Ask me anything
So I was at Target with my dad when I wondered around and saw this…
Its Ryan Fucking Gosling on a Diary … It even says stuff inside it
IT GETS BETTER
THIS DIARY ACTUALLY WANTS TO LISTEN TO YOU AND HEAR ABOUT YOUR DAY.
IT ALSO GIVES YOU ITS OWN BUBBLE TO WRITE YOUR OWN COMPLIMENT YO YOURSELF.
I know what all four of my nieces are getting for Christmas.
Nelson Mandela, who led the emancipation of South Africa from white minority rule and served as his country’s first black president, becoming an international emblem of dignity and forbearance, died Thursday. He was 95.
The South African president, Jacob Zuma, announced Mr. Mandela’s death.
Mr. Mandela had long declared he wanted a quiet exit, but the time he spent in a Pretoria hospital in recent months was a clamor of quarreling family, hungry news media, spotlight-seeking politicians and a national outpouring of affection and loss. The vigil even eclipsed a recent visit by President Obama, who paid homage to Mr. Mandela but decided not to intrude on the privacy of a dying man he considered his hero.
Mr. Mandela will be buried, according to his wishes, in the village of Qunu, where he grew up. The exhumed remains of three of his children were reinterred there in early July under a court order, resolving a family squabble that had played out in the news media.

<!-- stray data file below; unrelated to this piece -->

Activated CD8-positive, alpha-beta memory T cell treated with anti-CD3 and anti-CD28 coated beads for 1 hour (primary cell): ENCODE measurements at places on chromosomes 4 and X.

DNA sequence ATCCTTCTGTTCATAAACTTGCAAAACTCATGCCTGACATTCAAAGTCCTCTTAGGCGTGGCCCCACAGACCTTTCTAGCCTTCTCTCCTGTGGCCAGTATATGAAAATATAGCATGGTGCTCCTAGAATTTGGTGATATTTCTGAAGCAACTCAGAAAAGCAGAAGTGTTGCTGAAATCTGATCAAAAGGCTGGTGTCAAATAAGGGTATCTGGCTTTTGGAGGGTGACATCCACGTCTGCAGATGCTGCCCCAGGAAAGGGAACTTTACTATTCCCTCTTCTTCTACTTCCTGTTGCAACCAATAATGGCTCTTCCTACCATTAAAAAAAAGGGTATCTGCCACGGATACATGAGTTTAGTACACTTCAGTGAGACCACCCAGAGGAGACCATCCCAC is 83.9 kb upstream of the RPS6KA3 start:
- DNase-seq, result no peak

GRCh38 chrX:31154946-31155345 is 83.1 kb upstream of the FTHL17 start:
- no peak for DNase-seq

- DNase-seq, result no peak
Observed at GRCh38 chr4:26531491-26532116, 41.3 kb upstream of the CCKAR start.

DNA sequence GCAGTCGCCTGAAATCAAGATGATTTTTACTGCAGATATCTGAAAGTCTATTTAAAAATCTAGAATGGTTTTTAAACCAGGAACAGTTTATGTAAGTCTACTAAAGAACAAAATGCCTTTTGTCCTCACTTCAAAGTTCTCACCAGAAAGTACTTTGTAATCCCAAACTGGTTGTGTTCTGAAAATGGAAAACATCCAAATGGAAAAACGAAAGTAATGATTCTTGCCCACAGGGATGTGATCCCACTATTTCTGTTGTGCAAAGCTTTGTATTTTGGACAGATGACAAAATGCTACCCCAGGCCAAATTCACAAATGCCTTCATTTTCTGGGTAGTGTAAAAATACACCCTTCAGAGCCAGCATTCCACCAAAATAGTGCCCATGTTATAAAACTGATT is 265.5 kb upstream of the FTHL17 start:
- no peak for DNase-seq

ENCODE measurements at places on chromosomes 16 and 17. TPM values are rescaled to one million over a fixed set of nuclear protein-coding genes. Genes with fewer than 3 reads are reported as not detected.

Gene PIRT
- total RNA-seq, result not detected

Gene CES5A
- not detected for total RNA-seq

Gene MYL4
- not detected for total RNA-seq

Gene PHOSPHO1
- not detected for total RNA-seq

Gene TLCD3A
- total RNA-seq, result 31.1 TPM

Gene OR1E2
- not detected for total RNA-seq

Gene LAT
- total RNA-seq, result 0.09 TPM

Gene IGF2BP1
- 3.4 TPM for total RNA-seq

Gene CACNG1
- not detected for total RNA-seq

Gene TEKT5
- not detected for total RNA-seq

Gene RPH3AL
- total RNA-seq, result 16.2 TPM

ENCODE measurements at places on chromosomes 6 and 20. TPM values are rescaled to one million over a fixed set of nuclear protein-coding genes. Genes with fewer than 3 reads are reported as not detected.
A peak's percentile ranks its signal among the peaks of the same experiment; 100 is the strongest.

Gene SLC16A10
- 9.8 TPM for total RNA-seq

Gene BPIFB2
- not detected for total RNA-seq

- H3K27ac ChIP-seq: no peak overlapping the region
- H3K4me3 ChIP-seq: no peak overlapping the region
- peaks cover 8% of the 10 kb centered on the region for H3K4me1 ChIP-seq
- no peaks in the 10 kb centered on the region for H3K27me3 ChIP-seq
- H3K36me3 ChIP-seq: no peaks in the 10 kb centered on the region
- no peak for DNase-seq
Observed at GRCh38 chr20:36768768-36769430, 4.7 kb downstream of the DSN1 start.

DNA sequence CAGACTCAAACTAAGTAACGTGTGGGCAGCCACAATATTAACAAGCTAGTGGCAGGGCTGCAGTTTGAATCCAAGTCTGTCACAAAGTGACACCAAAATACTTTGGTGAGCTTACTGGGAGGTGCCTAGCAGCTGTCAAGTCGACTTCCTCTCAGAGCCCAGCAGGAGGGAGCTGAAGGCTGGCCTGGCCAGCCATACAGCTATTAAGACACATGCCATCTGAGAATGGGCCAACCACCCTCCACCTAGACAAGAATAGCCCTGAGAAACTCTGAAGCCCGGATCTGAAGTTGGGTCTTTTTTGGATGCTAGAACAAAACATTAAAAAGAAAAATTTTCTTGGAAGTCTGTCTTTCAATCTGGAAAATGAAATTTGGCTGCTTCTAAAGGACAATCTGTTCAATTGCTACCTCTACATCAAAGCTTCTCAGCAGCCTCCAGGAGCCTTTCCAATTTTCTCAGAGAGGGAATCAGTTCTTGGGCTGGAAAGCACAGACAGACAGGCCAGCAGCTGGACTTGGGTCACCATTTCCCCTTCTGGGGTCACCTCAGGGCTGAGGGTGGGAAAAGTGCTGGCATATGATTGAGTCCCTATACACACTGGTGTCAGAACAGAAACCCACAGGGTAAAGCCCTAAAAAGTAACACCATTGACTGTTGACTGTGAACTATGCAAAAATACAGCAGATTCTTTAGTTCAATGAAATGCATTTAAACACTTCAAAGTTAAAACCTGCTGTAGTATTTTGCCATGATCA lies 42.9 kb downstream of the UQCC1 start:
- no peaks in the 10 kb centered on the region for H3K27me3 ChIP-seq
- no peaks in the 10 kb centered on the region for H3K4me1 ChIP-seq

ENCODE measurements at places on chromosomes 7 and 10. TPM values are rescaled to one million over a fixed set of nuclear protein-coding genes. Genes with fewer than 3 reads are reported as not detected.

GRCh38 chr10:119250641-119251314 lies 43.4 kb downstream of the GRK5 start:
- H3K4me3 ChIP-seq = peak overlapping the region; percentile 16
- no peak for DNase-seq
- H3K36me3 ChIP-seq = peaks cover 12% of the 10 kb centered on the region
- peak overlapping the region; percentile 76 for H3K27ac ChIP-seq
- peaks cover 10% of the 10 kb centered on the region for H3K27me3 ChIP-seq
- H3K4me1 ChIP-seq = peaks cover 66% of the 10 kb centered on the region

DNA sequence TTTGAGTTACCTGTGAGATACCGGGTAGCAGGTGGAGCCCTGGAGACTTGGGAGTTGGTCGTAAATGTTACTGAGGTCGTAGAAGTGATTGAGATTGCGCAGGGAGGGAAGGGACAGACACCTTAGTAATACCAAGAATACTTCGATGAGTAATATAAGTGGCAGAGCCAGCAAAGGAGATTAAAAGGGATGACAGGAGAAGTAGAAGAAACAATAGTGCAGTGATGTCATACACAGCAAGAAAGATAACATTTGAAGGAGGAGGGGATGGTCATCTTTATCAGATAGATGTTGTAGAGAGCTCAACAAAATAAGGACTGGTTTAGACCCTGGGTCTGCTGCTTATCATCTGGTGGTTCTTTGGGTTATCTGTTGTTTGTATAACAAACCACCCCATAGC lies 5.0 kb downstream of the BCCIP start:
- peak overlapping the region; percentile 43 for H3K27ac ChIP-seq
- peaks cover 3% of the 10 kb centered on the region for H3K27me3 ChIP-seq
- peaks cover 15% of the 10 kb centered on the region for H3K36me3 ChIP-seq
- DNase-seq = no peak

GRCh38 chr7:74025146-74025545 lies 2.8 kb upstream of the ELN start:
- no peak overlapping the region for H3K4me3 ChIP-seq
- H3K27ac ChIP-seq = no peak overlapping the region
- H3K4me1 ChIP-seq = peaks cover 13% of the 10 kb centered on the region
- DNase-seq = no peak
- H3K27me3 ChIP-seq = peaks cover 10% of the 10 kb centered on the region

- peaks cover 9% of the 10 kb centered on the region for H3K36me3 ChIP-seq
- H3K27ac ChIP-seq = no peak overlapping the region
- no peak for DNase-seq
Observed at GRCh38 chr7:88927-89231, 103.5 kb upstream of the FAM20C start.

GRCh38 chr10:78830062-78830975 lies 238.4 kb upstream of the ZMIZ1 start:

Mr. Mandela’s quest for freedom took him from the court of tribal royalty to the liberation underground to a prison rock quarry to the presidential suite of Africa’s richest country. And then, when his first term of office was up, unlike so many of the successful revolutionaries he regarded as kindred spirits, he declined a second term and cheerfully handed over power to an elected successor, the country still gnawed by crime, poverty, corruption and disease but a democracy, respected in the world and remarkably at peace.
The question most often asked about Mr. Mandela was how, after whites had systematically humiliated his people, tortured and murdered many of his friends, and cast him into prison for 27 years, he could be so evidently free of spite.
The government he formed when he finally won the chance was an improbable fusion of races and beliefs, including many of his former oppressors. When he became president, he invited one of his white wardens to the inauguration. Mr. Mandela overcame a personal mistrust bordering on loathing to share both power and a Nobel Peace Prize with the white president who preceded him, F. W. de Klerk.
And as president, from 1994 to 1999, he devoted much energy to moderating the bitterness of his black electorate and to reassuring whites against their fears of vengeance.